Fire is a major risk in Antarctica with grave consequences. When we, the members of 27th Indian Antarctic Expedition, were being trained and briefed at Auli, our team leader, Mr Arun Chaturvedi, veteran of many Antarctic expeditions, had very explicitly told us the risk of fire in Antarctica due to closed spaces, wooden structures, high wind, dry air and plenty of oxygen.
Unfortunately, inspite of it being a real danger and all the precautions, such accidents do happen in Antarctica with tragic results. Besides the loss of life, loss of scientific and communication equipments, medical and other supplies can also become major hindrance in the successful completion of expedition. Sadly, such an accident has happened last week at Russian station, Progress, situated at Larsemann Hills (its rough coordinates are: 69S and 76E).
I had visited this station in March, 2008 when I visited Larsemann Hills where India is also coming up with its third station. The Russian leader, Lukin, had greeted us very warmly, and the team doctor, again Lukin, had taken us around the station. I was very impressed with the new station coming up at Progress. I am reproducing below the mail which the Russian leader shared with all the Antarctic nations after the accident. The photograph below shows Mr Ajay Dhar, again an Antarctic veteran and leader of the summer team of the 27th IAE, with both the Lukins.
From: email@example.com - Valery Lukin (lukin)
Dear COMNAP members,
With great regret I have to inform you that at night on 5 October around
2.00 Moscow time (4.00 local time) there was a fire at Progress station in
the two-storeyed living building. The station team was not able to cope with
the fire by their own efforts and the building was completely destroyed by
fire. The station team comprised 29 people including 10 builders. As a
result of the fire, one person is missing (the body was not yet found) and
two persons were injured (fractures of different gravity). All three people
are from the construction team. The injured people are now at the medical
unit of the station. On 7 October the Progress personnel began dismantling
the collapsed structures and probably they will find the body of the third
builder at this place. Most of communication facilities and part of
scientific equipment including all PCs were destroyed. At present the
station team (28 people) lives in the old small houses left by previous
builders. The fire did not spread to the other station facilities, so we
have the mess-hall and the galley, the medical unit, "warm" and "cold"
warehouses, all transport vehicles and also the facilities of the new
wintering station under construction (diesel-electric power station, garage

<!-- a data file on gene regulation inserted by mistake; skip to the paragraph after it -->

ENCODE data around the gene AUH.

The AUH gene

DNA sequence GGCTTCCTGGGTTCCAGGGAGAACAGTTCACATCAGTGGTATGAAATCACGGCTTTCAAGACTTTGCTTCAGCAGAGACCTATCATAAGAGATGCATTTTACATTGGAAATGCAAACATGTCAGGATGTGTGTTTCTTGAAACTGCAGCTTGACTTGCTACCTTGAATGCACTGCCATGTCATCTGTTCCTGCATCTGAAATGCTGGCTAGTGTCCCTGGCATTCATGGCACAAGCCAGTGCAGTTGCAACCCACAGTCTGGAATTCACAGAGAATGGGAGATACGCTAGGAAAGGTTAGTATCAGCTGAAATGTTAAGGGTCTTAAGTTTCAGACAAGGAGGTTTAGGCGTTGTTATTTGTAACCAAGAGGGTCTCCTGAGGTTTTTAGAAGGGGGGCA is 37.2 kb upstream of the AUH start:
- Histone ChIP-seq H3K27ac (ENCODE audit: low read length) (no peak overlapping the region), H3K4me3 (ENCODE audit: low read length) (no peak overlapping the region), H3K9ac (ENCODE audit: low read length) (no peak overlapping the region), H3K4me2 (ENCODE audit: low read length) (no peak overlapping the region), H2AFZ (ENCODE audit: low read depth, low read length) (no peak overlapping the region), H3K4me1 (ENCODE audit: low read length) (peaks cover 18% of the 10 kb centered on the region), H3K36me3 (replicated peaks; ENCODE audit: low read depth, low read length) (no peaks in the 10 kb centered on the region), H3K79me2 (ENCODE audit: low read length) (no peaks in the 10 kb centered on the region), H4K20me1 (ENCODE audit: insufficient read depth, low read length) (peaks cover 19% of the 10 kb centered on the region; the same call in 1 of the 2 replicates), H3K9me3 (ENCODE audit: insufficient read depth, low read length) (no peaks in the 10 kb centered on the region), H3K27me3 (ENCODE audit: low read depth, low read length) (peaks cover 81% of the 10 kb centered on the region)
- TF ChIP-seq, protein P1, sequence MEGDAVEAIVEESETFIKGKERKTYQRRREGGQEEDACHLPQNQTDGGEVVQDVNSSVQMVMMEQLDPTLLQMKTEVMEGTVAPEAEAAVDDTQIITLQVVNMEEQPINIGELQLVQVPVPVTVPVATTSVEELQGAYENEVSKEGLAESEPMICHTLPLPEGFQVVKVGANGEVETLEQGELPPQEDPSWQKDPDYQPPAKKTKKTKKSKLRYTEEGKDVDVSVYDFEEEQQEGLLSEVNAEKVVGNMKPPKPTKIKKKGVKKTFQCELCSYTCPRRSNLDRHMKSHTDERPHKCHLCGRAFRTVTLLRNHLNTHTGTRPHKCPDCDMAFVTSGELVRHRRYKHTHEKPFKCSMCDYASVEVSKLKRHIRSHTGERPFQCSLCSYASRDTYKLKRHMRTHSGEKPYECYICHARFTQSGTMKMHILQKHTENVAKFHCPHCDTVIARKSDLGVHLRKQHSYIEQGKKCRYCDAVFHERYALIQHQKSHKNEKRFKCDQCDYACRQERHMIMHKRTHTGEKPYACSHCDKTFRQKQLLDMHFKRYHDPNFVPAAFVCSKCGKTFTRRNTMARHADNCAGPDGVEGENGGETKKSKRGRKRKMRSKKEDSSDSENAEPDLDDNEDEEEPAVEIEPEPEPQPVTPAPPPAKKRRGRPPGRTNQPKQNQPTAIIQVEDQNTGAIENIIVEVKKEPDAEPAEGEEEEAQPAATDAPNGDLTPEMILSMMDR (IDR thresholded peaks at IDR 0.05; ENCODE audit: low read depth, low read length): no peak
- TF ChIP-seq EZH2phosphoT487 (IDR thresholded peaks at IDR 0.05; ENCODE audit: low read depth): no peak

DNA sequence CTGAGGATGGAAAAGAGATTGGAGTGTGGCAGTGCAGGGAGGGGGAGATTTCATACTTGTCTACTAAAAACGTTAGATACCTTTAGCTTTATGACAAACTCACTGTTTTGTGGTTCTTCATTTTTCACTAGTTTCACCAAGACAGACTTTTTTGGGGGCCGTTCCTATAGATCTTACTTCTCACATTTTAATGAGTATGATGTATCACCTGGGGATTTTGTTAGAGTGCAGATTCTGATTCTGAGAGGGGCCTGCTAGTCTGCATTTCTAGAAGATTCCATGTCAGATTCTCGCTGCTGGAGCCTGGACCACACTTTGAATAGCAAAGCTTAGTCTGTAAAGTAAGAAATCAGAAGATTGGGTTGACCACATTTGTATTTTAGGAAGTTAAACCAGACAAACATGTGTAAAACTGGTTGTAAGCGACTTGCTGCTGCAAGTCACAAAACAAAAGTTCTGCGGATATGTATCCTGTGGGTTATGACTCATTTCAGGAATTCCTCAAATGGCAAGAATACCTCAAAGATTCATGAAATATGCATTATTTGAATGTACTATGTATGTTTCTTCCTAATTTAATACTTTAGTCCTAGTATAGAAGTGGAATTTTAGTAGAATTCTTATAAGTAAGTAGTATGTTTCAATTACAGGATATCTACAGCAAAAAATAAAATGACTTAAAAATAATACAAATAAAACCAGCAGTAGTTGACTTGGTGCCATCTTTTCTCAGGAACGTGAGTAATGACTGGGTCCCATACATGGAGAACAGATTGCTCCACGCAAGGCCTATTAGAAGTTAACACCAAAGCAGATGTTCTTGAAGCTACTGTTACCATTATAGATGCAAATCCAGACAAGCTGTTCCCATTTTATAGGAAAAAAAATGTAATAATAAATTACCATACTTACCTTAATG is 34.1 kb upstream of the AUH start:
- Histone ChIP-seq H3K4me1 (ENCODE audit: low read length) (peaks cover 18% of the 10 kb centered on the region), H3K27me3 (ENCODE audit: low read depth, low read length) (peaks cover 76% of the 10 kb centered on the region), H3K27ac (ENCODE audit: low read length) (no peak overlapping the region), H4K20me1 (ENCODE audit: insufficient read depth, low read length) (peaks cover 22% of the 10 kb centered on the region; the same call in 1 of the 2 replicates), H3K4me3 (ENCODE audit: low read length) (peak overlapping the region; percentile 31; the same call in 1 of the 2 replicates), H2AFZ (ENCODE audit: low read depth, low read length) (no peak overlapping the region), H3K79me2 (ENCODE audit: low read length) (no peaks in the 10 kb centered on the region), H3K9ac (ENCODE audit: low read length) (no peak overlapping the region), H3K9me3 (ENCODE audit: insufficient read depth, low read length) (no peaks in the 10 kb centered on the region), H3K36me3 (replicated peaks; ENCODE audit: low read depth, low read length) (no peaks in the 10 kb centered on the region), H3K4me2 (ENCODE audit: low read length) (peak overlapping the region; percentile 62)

and repair shops, a bath-house, a heli-pad, fuel storage and the carcass of
the new building). All food, fuel and medical supplies were preserved. The
people are provided with normal meals, polar clothing and medical service.
The station continues to fulfil the program on geomagnetism, partly on
coastal oceanography and hydrography. Meteorological observations and
receiving satellite information were temporarily stopped. The Progress
station now has HF radio-communication and telephone satellite communication
via Iridium and RAE daily communicates with the station and Progress station
communicates with Mirny or Vostok stations twice a day. We are very grateful
to Chinese colleagues from Zhongshan station for their immense help and
various assisstance provided after the fire. The Zhongshan station is at a
distance of 1.5 km from Progress station in the Larsemann Hills on the coast
of Prydz Bay. The burnt building was built in 1991. RAE plans to organize a
flight of BT67 airplane from Novolazarevskaya station in early December. If
the state of the injured people aggravates, RAE will make this flight in
early November for evacuating these people. The R/V "Akademik Fedorov" will
approach the Progress station on 20 December and deliver the necessary
equipment and supplies and new personnel.
So far the cause of the fire was not determined. We have informed all our
wintering stations about this accident with the request to check all
equipment and safety emergency action plans.
We are not asking the Antarctic community for help as the situation at the
station is not critical and station continues operation.
Have a good Antarctic season.
REVERSE PSYCHOLOGY Recently on my visit to Chawri Bazaar in old and real Delhi, where my ancestors settled, lived and thrived ever si...
When I started this blog in October, 2007 to post my Antarctica experiences, I was too preoccupied with a number of things and could not g...
I heard of Roopkund in 2002, when, after having returned from the US, I wanted to accompany Vasu for some trekking trip in Himalayas. Si...